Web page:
It’s interesting to note the Financial Times’s US business editor’s assessment of corporate America’s view of the election and the choice between Donald Trump and Joe Biden.
It’s breaking with Mr Trump, says Andrew Edgecliffe-Johnson, “there is a growing consensus in corporate America that Mr Trump is no longer good for business.”
Can that really be true?
He offers some interesting clues.
First, the unusual statement jointly issued last week by some of America’s biggest industry groups. It said: “We urge all Americans to support the process set out in our federal and state laws”. Mr Edgecliffe-Johnson sees the statement as a sign that CEOs are tired of “having to manage trade wars, growing divides among staff and customers, and threats to the status of employees who held visas or were brought to the US illegally as children.” They’re also fed up with Mr Trump’s “dated caricature of capitalism” and “his inattention to issues such as economic inequality, racial injustice and climate change”.
Second, the findings of a recent PwC survey showing that executives worry about rising taxes under Mr Biden but also “believe Mr Trump would be worse on US-China relations, immigration and foreign policy”.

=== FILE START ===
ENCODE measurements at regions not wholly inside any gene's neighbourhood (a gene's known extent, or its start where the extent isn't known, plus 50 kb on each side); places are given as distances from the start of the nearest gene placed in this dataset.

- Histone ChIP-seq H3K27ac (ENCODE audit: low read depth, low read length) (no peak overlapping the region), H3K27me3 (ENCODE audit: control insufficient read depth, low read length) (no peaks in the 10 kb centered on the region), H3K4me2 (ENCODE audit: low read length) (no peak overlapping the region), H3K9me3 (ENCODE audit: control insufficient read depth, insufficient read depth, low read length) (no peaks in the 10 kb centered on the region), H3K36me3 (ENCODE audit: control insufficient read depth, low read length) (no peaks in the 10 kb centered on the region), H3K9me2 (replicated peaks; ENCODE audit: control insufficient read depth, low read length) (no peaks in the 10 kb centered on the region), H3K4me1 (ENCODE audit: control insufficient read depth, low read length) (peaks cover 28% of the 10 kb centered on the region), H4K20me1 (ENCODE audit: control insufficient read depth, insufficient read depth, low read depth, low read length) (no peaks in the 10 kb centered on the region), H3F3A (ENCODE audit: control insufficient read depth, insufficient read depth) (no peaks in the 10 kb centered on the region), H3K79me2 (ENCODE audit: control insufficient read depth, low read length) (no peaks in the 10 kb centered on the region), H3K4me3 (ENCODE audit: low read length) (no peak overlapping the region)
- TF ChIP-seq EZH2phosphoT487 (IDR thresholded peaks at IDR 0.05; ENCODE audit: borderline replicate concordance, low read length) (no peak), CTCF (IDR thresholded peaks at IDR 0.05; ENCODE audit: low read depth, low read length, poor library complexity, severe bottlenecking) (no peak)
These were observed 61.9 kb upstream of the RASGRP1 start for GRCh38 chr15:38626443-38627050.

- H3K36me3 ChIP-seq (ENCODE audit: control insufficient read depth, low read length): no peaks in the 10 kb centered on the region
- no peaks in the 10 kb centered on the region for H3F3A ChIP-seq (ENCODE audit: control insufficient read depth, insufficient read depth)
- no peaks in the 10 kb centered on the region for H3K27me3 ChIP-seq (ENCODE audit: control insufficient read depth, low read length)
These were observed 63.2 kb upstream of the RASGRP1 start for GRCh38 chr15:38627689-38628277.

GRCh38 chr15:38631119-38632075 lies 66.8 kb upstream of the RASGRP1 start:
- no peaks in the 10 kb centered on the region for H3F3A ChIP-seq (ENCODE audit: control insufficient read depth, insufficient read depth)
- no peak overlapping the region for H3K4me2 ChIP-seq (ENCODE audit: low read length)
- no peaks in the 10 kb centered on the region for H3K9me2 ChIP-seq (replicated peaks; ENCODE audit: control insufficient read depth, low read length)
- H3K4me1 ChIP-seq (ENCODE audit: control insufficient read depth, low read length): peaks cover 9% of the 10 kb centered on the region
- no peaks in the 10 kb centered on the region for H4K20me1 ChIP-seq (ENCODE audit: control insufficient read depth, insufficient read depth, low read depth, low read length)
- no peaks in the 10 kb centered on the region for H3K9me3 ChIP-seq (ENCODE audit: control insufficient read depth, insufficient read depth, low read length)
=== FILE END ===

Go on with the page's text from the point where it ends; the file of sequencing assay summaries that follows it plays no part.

Third, the markets’ relative stability despite Mr Biden’s apparent lead in the polls.
Fourth, American business alarm over Mr Trump’s suggestion that he may not accept a peaceful transfer of power. The article quotes Harvard Business School professor Deepak Malhotra’s letter, signed by more than 650 academics, which urged executives to speak out against the threat they argue the president poses to the republic. The academics included the Nobel laureates Alvin Roth and William Sharpe, as well as Angela Duckworth, Bill George and Adam Grant. The letter said that opposition to president Trump was “an act of conscience” for corporate leaders.
It is, of course, still a contentious debate about how much business and politics should mix. Some companies aren’t buying it. Coinbase’s Brian Armstrong recently said there was no call to engage with anything “unrelated to our core mission” at the workplace and politics isn’t the company’s business.
Finally, the piece describes private discussions with business leaders and how they might try to stave off the worst. “If a peaceful transfer of power looks doubtful, BSR’s Mr Cramer says, top executives would quickly make their alarm public, not least to congressional Republicans, who understand the risk of alienating donors.”
It really does seem corporate America no longer believes Mr Trump is good for business.